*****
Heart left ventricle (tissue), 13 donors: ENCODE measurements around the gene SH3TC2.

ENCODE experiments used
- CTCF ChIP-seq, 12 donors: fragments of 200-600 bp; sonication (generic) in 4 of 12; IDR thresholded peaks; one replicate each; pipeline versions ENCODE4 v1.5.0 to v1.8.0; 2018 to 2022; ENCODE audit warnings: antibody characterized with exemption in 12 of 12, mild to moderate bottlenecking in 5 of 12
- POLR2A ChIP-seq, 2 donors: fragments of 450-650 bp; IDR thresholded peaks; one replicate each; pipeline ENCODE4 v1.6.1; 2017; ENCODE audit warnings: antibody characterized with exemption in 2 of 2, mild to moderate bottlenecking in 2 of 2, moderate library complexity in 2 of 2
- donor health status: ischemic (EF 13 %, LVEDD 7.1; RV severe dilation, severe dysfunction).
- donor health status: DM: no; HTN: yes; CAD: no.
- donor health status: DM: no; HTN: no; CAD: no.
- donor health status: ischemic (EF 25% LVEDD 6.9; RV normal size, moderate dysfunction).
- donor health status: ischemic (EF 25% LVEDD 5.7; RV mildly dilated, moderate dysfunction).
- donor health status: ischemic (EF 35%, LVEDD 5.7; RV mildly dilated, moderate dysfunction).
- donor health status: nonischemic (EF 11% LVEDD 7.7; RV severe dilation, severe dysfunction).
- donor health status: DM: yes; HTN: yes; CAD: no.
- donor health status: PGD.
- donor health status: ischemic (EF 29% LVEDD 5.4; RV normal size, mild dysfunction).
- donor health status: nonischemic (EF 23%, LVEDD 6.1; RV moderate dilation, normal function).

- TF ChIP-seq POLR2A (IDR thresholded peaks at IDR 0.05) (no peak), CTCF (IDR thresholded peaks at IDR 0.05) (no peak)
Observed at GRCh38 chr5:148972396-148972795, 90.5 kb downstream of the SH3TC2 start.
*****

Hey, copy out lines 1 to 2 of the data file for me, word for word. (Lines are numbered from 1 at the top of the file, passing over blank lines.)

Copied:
Heart left ventricle (tissue), 13 donors: ENCODE measurements around the gene SH3TC2.

ENCODE experiments used